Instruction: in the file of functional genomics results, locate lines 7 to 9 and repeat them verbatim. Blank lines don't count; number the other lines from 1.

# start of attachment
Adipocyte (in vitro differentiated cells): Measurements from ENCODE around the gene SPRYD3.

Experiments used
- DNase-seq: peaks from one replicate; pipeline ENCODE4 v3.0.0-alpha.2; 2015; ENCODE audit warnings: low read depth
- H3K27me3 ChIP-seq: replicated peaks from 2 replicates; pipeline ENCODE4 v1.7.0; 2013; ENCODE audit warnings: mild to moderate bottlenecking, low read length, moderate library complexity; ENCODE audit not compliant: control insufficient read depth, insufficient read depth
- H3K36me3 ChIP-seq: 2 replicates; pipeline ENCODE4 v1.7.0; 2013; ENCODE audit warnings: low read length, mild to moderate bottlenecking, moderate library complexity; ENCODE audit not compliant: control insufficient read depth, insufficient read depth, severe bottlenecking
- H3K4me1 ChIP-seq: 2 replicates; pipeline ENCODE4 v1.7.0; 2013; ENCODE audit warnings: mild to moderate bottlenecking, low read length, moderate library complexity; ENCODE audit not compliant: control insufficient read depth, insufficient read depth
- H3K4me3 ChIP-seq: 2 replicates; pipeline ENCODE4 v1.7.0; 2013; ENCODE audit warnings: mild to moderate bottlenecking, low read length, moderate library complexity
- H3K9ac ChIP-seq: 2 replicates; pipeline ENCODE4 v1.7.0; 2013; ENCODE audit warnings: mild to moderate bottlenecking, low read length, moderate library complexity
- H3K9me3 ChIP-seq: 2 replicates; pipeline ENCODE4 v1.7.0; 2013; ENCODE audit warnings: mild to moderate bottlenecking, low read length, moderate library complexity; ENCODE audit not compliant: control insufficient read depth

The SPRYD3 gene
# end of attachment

- H3K4me3 ChIP-seq: 2 replicates; pipeline ENCODE4 v1.7.0; 2013; ENCODE audit warnings: mild to moderate bottlenecking, low read length, moderate library complexity
- H3K9ac ChIP-seq: 2 replicates; pipeline ENCODE4 v1.7.0; 2013; ENCODE audit warnings: mild to moderate bottlenecking, low read length, moderate library complexity
- H3K9me3 ChIP-seq: 2 replicates; pipeline ENCODE4 v1.7.0; 2013; ENCODE audit warnings: mild to moderate bottlenecking, low read length, moderate library complexity; ENCODE audit not compliant: control insufficient read depth